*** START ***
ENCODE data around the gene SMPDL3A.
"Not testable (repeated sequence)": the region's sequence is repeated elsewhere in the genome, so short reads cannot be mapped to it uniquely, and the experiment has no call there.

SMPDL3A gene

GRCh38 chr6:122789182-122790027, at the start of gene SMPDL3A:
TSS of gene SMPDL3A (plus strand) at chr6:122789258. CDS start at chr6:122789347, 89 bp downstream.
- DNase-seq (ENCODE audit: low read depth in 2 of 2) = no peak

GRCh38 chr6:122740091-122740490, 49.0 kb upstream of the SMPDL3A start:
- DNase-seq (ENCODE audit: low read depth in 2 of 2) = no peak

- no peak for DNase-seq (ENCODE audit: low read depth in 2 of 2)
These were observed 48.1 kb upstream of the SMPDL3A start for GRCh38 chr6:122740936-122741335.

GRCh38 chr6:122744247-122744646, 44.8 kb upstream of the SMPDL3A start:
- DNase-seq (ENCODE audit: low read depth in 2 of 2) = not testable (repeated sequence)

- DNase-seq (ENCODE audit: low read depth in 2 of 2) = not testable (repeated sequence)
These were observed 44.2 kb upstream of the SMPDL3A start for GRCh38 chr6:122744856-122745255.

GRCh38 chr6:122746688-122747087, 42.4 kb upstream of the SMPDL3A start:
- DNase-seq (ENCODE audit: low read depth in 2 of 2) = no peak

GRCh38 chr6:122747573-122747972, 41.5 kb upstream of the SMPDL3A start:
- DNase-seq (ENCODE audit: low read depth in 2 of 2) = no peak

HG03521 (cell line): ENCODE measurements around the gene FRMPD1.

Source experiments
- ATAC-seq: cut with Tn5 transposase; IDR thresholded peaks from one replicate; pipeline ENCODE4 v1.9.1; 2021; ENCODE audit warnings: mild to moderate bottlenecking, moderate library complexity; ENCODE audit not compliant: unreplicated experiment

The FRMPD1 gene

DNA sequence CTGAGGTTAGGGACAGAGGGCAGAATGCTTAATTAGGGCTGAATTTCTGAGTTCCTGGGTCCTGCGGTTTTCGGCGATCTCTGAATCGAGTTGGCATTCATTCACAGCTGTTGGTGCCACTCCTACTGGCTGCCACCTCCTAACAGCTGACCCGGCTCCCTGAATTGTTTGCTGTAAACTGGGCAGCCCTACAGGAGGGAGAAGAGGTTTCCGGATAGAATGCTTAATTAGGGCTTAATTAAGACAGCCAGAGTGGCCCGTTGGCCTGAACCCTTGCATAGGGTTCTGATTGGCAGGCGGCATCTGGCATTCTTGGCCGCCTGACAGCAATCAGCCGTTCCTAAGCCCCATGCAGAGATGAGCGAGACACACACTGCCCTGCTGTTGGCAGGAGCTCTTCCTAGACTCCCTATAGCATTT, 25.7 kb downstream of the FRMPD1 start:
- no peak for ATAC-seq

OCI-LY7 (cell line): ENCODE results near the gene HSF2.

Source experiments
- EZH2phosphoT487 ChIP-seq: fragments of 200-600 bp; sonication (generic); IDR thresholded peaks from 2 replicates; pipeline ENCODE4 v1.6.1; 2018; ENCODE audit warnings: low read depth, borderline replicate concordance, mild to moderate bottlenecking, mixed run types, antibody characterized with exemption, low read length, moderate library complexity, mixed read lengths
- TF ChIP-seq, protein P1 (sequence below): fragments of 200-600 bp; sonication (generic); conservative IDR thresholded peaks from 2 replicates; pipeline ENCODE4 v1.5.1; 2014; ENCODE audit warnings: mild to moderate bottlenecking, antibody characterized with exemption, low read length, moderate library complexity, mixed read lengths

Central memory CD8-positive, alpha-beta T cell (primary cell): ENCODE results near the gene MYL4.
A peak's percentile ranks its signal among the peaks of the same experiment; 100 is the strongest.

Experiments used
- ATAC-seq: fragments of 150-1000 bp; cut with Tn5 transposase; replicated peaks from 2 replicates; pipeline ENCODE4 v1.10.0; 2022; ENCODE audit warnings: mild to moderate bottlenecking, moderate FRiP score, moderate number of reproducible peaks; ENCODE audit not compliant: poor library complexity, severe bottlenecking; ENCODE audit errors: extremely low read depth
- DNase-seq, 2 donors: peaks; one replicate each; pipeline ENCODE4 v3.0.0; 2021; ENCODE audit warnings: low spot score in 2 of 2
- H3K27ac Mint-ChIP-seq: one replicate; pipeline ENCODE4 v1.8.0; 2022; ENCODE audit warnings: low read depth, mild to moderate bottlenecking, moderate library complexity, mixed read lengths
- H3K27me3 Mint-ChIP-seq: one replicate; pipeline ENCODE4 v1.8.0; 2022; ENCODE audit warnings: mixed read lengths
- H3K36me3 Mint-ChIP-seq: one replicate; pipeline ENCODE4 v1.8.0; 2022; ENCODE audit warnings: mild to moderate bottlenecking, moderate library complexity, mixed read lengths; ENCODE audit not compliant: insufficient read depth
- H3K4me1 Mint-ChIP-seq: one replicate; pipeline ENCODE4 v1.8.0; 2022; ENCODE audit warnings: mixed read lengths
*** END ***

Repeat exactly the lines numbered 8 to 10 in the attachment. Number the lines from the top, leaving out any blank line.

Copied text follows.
- DNase-seq (ENCODE audit: low read depth in 2 of 2) = no peak

- no peak for DNase-seq (ENCODE audit: low read depth in 2 of 2)
These were observed 48.1 kb upstream of the SMPDL3A start for GRCh38 chr6:122740936-122741335.